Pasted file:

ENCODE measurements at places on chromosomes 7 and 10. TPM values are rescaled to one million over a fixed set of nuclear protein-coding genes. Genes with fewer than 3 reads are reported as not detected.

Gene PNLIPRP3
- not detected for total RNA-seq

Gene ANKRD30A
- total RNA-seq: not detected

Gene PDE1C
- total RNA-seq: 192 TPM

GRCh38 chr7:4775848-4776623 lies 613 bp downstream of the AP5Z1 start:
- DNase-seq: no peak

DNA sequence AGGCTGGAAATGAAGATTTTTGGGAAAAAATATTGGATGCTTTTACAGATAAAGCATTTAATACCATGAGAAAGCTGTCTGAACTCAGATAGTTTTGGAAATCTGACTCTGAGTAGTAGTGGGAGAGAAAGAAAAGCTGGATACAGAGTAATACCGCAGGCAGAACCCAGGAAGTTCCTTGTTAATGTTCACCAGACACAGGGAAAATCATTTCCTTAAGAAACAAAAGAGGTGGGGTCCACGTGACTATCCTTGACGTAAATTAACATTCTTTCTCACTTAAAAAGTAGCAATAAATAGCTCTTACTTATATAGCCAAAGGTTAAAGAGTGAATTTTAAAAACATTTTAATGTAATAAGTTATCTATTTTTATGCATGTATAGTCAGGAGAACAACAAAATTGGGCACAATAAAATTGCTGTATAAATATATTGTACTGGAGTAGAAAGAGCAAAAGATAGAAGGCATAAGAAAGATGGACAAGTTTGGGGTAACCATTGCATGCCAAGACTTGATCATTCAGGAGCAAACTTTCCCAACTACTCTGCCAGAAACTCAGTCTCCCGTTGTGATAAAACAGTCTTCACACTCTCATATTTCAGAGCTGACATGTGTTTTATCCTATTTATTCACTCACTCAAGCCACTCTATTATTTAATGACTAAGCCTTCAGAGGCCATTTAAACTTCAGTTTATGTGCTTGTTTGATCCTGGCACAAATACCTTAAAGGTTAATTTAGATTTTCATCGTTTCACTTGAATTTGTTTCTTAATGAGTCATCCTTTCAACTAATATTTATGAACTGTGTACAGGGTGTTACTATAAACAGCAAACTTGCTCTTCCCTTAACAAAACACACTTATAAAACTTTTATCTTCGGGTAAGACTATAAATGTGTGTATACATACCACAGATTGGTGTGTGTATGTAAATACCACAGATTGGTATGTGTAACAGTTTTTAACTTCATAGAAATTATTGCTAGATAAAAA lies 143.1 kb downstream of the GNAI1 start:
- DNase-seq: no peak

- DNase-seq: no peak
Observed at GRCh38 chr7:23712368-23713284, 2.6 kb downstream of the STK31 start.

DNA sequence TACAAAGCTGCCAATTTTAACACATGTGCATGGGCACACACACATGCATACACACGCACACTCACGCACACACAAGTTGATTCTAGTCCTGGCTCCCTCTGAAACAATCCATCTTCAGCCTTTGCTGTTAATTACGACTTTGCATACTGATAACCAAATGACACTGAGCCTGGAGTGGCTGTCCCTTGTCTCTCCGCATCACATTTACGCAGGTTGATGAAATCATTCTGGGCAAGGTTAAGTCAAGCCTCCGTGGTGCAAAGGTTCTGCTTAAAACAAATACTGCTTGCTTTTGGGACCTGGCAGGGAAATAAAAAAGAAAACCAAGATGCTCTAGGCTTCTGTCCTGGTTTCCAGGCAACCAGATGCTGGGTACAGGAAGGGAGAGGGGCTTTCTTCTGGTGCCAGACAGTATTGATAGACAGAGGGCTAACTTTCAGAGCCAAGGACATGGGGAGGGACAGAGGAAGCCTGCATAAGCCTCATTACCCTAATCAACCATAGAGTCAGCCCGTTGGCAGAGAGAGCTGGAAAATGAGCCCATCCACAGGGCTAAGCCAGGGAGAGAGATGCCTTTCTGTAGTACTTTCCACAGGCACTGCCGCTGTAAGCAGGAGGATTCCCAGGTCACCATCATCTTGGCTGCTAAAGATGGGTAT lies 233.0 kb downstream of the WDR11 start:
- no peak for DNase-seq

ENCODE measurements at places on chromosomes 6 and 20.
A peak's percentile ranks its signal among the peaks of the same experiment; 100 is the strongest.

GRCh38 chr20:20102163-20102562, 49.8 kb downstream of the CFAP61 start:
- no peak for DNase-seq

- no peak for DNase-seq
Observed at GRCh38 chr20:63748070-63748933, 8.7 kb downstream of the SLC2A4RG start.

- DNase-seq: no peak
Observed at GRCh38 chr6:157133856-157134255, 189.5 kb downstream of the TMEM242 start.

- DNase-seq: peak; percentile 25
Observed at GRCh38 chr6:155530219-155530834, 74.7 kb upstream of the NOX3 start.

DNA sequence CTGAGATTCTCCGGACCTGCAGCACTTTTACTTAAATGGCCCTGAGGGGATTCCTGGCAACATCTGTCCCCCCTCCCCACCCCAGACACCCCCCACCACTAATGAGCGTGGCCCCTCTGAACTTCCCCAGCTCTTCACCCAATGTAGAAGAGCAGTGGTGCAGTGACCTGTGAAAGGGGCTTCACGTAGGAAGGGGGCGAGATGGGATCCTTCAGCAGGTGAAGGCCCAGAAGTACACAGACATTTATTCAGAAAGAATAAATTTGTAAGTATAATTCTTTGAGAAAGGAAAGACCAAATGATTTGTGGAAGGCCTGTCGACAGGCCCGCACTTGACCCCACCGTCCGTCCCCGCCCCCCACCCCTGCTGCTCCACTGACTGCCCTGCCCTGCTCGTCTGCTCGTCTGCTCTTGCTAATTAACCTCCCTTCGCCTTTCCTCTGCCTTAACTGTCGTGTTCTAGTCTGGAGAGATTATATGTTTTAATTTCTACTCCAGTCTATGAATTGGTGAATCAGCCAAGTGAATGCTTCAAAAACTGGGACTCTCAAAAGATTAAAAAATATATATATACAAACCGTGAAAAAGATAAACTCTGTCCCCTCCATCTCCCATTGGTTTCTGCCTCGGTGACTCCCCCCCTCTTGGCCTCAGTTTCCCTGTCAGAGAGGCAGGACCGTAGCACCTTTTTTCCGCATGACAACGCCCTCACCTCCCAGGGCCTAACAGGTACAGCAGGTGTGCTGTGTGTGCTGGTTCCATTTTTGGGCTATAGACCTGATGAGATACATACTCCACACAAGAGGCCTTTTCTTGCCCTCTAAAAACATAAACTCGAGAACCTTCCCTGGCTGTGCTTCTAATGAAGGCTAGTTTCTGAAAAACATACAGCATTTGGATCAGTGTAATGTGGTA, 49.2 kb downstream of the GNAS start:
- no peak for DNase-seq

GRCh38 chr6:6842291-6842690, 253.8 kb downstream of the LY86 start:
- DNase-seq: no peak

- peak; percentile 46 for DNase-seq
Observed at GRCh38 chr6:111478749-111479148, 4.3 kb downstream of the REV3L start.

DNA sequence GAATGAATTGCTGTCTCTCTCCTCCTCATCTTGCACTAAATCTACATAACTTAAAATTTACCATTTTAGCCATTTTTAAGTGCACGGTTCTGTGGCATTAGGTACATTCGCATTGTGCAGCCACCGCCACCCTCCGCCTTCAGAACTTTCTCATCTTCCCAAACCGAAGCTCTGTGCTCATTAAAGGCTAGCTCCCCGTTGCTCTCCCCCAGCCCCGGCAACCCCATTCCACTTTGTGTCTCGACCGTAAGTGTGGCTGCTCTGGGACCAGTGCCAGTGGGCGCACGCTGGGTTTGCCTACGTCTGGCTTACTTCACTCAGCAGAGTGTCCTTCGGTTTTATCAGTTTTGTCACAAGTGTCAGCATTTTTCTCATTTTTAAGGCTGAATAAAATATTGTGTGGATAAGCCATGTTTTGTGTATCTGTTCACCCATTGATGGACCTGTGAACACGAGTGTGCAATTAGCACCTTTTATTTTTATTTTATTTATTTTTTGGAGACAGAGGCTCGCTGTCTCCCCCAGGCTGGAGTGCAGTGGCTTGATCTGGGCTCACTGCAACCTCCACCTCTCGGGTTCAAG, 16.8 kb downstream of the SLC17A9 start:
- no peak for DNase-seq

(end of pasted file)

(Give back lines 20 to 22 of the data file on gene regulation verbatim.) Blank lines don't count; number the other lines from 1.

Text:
- no peak for DNase-seq
Observed at GRCh38 chr20:63748070-63748933, 8.7 kb downstream of the SLC2A4RG start.

- DNase-seq: no peak